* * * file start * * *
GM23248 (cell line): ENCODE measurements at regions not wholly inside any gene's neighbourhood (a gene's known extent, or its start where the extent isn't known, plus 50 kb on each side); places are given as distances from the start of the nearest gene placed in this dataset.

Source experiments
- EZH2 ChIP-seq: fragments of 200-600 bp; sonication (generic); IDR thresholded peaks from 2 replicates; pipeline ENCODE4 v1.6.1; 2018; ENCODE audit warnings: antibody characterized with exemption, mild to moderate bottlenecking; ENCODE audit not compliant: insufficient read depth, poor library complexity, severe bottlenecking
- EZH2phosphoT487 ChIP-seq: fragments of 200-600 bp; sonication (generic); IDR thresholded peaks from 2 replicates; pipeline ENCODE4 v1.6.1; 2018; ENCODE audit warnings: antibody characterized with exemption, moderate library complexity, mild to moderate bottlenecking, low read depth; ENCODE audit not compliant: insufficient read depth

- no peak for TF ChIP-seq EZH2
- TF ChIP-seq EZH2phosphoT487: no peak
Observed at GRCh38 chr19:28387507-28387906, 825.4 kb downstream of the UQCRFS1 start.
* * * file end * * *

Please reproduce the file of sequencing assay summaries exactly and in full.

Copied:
GM23248 (cell line): ENCODE measurements at regions not wholly inside any gene's neighbourhood (a gene's known extent, or its start where the extent isn't known, plus 50 kb on each side); places are given as distances from the start of the nearest gene placed in this dataset.

Source experiments
- EZH2 ChIP-seq: fragments of 200-600 bp; sonication (generic); IDR thresholded peaks from 2 replicates; pipeline ENCODE4 v1.6.1; 2018; ENCODE audit warnings: antibody characterized with exemption, mild to moderate bottlenecking; ENCODE audit not compliant: insufficient read depth, poor library complexity, severe bottlenecking
- EZH2phosphoT487 ChIP-seq: fragments of 200-600 bp; sonication (generic); IDR thresholded peaks from 2 replicates; pipeline ENCODE4 v1.6.1; 2018; ENCODE audit warnings: antibody characterized with exemption, moderate library complexity, mild to moderate bottlenecking, low read depth; ENCODE audit not compliant: insufficient read depth

- no peak for TF ChIP-seq EZH2
- TF ChIP-seq EZH2phosphoT487: no peak
Observed at GRCh38 chr19:28387507-28387906, 825.4 kb downstream of the UQCRFS1 start.